The elephant in the room is that creative work in Kenya, and I daresay globally, is greatly undervalued which leads to the low wages. Every artist worth their salt knows that money is made through touring. We pay rent by being on stage. Streaming residuals and brand endorsements come later. Live performance is our bread and butter, so if you aren’t getting gigs you likely aren’t making ends meet. I am therefore a huge proponent of the notion of a minimum wage for performers as is the case in places like the US and the UK, as well as the adoption of fair labour practices for performers like breaks in between sets. I believe we need to adapt our laws to the plight of artists to enable them to make a livelihood from their work.

I also think that beyond legislation, it might be a cultural problem that we have to address: the fact that creative work tends not to be treated as work. Many artists have fallen prey to predatory clients who make them perform at everything from weddings to exclusive corporate events for peanuts. This should change. Creative work is work, and it’s my mission to do what I can to educate more artists on their IP and Labour rights.

Doddy: You recently released Stay That Way, the intro track to your debut EP. I am already obsessed with it by the way, imenibamba sana. Can you tell us a bit about Analogies?

Analo: First of all, the name “Analogies” is derived from my name Analo, which I thought was really cool. Analogies as an album is linked to the rebrand as an artist, and is the first project I shall be releasing under Sol Generation Records. The EP will have a total of six tracks, the first of which is Stay That Way, already out on Spotify, Apple Music and Youtube. Every track on Analogies is distinctly different from the rest, and they are meant to show the different sides of Analo, hence the name. It is essentially a tour of Analo’s faces and has jazz, afrofusion, and afro pop. I am super excited for the release because I worked with some great artists on it like Hornsphere, SoFresh, and Earlwin; I’m hopeful the people will feel and vibe to the energy we put into it. The full EP was released on all streaming platforms on October 6th.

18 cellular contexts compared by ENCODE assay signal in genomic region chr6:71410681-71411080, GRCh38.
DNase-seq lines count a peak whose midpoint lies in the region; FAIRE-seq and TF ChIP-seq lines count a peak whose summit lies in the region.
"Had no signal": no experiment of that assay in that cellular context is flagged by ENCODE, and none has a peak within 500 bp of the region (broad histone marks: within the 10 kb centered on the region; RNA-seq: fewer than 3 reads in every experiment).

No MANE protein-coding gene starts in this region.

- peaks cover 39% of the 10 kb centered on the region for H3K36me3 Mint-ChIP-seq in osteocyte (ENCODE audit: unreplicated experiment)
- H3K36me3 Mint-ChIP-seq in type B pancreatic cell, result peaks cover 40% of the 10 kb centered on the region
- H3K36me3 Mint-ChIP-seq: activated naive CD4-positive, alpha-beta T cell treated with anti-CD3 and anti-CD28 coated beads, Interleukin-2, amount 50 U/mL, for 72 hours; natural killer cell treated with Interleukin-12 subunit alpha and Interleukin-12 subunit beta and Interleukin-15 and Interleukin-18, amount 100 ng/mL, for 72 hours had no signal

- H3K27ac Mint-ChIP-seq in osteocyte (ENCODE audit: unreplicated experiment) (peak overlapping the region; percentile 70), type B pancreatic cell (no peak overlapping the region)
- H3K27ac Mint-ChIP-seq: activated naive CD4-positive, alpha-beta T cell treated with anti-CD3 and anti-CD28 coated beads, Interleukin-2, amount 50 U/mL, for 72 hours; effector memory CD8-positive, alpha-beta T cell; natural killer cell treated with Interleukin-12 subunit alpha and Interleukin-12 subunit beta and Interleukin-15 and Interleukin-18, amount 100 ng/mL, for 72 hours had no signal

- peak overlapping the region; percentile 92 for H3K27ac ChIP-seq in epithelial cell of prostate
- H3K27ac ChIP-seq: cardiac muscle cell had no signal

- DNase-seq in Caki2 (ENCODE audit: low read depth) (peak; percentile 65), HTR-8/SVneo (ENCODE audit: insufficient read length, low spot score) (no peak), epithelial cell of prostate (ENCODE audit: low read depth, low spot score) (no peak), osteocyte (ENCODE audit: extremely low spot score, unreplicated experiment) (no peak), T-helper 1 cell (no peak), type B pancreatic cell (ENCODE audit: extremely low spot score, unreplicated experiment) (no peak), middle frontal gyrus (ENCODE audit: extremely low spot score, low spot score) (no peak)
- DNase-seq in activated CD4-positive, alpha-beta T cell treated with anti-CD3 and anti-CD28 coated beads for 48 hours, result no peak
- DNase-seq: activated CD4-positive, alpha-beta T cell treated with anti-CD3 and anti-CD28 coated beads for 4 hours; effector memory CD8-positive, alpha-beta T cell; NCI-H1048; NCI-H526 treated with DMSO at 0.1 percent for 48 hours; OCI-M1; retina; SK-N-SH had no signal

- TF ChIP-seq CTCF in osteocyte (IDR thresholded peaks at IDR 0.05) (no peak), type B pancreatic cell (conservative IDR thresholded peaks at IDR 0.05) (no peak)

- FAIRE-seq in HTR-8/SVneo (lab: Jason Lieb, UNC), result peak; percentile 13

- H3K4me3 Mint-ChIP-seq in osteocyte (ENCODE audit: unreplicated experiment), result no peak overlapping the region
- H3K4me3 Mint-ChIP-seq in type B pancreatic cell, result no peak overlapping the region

Doddy: While I listen to you frequently on Spotify, you’re more likely to get paid when I show up to your gigs. Word is that streaming doesn’t really pay unless you’re as big as Drake or Taylor Swift. How do you feel about streaming?

Analo: The truth is, as an artist, you simply have to get gigs and perform because that is the best way to get paid. If you are not getting gigs then you likely aren’t making any income at all. After gigs, everything else follows like brand endorsements, selling merchandise, synchronisation into movies, and much more. Streaming, according to me, is akin to buying a plot of land in a remote place where roads and other infrastructure hasn’t really reached yet, but will in a few years. For me, streaming is about the long game—it’s about putting my music out there and letting the earnings accumulate. I think about earnings from streaming as a retirement plan, just letting those pennies pile and when the time is right I can withdraw my earnings. I don’t really have a problem with streaming per se because it also lets me connect with my fans, but it wouldn’t hurt if it was more than just pennies per stream. In the meantime, I’m going to be on stage.

Doddy: Finally, what is your philosophy as an artist? What keeps you going as you create?

Analo: My philosophy as an artist is: practice is a lifestyle. This means that I know in order to master my craft, particularly playing the saxophone, I need to practise consistently. It takes at least ten years to master an instrument, and after playing the saxophone for nine years now, I can attest to this fact. Mastering the saxophone is hard, and so I make it my business to incorporate practice hours into my daily life without making it a burden or a chore. I believe in making the integration of practising my artistry with my lifestyle seamless, such that my practise is not an impediment to my personal life but a complementary feature. This means that some days I will practise for six hours in the morning, while some days I can only get in an hour in the evening and that’s okay. It’s really day-to-day depending on how things may be, but I try to keep practice a constant in my life.